NBER Working Papers and Publications
|January 2006||Assessing the Sources of Changes in the Volatility of Real Growth|
with Stephen G. Cecchetti, Alfonso Flores-Lagunes: w11946
In much of the world, growth is more stable than it once was. Looking at a sample of twentyfive countries, we find that in sixteen, real GDP growth is less volatile today than it was twenty years ago. And these declines are large, averaging more than fifty per cent. What accounts for the fact that real growth has been more stable in recent years? We survey the evidence and competing explanations and find support for the view that improved inventory management policies, coupled with financial innovation, adopting an inflation targeting scheme and increased central bank independence have all been associated with more stable real growth. Furthermore, we find weak evidence suggesting that increased commercial openness has coincided with increased output volatility.
Published: Stephen G Cecchetti & Alfonso Flores-Lagunes & Stefan Krause, 2005. "Assessing the Sources of Changes in the Volatility of Real Growth," RBA Annual Conference Volume, in: Christopher Kent & David Norman (ed.), The Changing Nature of the Business Cycle Reserve Bank of Australia.
|December 2004||Has Monetary Policy Become More Efficient? A Cross Country Analysis|
with Stephen G. Cecchetti, Alfonso Flores-Lagunes: w10973
Over the past twenty years, macroeconomic performance has improved in industrialized and developing countries alike. In a broad cross-section of countries inflation volatility has fallen markedly while output variability has either fallen or risen only slightly. This increased stability can be attributed to either: 1) more efficient policy-making by the monetary authority, 2) a reduction in the variability of the aggregate supply shocks, or 3) changes in the structure of the economy. In this paper we develop a method for measuring changes in performance, and allocate the source of performance changes to these two factors. Our technique involves estimating movements toward an inflation and output variability efficiency frontier, and shifts in the frontier itself. We study the change from th...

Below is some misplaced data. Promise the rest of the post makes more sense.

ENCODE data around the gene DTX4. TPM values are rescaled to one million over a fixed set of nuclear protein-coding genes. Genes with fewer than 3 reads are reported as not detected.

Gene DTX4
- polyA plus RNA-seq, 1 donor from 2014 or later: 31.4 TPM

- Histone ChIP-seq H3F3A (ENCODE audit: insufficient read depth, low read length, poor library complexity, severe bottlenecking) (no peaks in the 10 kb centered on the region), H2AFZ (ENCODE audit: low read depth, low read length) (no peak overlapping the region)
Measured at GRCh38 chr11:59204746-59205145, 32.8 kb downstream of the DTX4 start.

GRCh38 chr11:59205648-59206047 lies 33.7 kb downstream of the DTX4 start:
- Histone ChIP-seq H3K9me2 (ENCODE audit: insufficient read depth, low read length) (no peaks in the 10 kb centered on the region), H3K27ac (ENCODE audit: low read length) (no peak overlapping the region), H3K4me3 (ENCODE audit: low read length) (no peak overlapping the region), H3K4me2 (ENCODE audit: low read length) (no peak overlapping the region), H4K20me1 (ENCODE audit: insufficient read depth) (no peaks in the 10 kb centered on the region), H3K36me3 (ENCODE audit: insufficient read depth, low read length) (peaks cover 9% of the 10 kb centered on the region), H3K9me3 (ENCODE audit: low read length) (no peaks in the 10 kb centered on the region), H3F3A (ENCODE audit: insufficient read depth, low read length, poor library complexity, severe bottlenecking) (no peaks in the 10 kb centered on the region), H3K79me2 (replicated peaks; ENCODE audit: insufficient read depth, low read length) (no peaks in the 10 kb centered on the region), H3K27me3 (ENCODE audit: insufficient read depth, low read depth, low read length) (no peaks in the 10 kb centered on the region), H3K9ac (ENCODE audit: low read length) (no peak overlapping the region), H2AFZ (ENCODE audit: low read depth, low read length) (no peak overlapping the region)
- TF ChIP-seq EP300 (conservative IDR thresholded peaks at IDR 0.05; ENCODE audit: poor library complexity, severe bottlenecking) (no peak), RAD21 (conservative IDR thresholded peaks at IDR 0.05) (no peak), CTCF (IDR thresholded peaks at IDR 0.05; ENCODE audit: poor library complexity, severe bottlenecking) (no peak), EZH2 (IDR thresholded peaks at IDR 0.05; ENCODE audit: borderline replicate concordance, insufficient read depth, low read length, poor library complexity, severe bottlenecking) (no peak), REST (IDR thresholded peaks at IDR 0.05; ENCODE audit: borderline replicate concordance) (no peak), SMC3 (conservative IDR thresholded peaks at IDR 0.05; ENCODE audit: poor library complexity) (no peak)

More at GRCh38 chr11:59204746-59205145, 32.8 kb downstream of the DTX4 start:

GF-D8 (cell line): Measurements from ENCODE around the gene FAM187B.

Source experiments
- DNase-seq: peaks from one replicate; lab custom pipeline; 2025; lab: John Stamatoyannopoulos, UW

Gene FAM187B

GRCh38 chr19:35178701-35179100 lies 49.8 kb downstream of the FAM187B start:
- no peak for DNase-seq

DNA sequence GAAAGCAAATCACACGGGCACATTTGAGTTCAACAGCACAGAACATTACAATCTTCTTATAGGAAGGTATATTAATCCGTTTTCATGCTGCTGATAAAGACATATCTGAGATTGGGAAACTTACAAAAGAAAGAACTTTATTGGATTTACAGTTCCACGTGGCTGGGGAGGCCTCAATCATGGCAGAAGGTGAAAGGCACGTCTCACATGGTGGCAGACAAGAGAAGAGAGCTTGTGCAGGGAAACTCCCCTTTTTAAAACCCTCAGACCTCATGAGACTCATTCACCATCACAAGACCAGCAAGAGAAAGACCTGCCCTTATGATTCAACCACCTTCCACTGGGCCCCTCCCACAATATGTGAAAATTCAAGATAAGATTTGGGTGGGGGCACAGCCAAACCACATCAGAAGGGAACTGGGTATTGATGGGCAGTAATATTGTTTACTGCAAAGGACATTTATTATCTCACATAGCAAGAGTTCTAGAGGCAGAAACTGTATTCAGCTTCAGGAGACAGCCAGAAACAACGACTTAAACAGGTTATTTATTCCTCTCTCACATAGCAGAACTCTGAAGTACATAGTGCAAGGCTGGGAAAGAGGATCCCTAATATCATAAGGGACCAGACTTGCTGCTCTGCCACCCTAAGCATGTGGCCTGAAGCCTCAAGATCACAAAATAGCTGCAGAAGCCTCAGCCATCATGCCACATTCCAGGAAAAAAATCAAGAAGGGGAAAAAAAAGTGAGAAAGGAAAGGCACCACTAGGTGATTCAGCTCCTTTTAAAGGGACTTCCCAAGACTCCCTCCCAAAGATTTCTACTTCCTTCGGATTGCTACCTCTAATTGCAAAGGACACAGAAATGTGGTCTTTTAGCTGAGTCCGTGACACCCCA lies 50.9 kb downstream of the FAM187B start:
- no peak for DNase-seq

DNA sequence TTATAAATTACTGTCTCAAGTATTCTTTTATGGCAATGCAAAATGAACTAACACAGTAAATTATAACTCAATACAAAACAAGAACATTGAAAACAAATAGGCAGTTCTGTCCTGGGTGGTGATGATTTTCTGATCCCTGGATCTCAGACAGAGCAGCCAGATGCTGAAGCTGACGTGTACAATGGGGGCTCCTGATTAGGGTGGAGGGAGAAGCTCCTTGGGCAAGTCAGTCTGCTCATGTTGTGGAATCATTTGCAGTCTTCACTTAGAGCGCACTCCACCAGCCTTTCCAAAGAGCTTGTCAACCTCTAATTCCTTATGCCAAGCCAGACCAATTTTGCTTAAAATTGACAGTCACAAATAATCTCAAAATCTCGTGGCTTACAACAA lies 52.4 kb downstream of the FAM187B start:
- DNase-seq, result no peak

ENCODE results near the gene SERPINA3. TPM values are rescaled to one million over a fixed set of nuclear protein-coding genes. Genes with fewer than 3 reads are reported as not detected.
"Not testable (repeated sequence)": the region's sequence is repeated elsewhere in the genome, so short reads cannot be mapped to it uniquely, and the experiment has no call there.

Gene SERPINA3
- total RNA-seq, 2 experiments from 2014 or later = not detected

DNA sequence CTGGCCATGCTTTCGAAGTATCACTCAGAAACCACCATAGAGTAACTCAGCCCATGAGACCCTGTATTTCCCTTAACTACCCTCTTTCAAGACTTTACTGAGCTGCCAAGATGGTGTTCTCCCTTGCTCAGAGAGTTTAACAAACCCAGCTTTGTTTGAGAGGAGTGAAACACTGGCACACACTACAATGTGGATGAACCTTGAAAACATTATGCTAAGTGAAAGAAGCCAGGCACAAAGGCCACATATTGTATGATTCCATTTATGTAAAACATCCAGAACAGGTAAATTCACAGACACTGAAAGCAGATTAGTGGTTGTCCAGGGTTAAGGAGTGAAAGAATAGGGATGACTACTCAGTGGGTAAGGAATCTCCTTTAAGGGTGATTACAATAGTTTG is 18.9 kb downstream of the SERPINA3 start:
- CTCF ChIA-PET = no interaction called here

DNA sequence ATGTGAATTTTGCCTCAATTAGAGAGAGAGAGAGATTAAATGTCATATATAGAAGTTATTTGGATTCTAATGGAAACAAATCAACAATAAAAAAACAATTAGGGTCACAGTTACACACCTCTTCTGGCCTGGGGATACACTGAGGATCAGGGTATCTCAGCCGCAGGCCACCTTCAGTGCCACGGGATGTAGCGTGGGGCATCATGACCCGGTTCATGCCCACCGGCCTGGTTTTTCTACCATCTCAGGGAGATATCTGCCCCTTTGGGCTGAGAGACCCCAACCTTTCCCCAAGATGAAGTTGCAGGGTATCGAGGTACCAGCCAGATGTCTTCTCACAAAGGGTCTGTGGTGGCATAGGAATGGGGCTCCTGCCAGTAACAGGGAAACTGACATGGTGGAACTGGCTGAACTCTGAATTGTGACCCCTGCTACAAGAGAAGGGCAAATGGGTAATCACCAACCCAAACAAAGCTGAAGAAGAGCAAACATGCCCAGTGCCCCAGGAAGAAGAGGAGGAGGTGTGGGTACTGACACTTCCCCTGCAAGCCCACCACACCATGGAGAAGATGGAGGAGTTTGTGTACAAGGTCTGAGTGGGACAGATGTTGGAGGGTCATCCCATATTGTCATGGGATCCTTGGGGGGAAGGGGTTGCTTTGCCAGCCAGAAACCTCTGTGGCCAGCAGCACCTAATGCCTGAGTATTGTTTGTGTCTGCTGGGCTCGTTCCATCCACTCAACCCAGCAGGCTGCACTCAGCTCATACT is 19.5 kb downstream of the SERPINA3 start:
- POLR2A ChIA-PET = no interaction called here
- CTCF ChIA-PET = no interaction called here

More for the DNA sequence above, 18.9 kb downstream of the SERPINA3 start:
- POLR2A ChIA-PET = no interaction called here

Published: Cecchetti, Stephen G., Alfonso Flores-Lagunes and Stefan Krause. "Has Monetary Policy Become More Efficient? A Cross-Country Analysis," Economic Journal, 2006, v116(511,Apr), 408-433. citation courtesy of
|November 2004||Deposit Insurance and External Finance|
with Stephen G. Cecchetti: w10908
Countries around the world differ substantially in the relative importance of their banks and capital markets in providing investment financing. This paper examines one potential explanation for the cross-country differences in the importance of banks and capital market financing of investment. It is our contention that much of the variation across countries in the depth and breadth of capital markets can be explained by a combination of the existence of deposit insurance and the extent to which a country's banking system is state owned. We provide both an equilibrium model predicting and empirical evidence showing that countries with explicit deposit insurance and a high degree of state-owned bank assets have smaller equity markets, a lower number of publicly traded firms and a smaller am...
Published: Cecchetti, Stephen G. and Stefan Krause. "Deposit Insurance And External Finance," Economic Inquiry, 2005, v43(3,Jul), 531-541. citation courtesy of
|July 2001||Financial Structure, Macroeconomic Stability and Monetary Policy|
with Stephen G. Cecchetti: w8354
Over the past twenty years, macroeconomic performance has improved markedly in industrialized and developing countries alike. Both inflation and real growth are more stable now than they were in the 1980s. This stability has been accompanied by dramatic changes in financial structure. We examine the connection between these concurrent events using data from 23 developed and emerging markets countries. There are a number of possible explanations for the widespread improvement in economic outcomes over the past two decades. There is the very real possibility that the world has become a more stable place. Alternatively, monetary policymakers may have become more skillful in carry out their stabilization objectives. That is, the monetary policy of the 1990s may have been more efficient than it...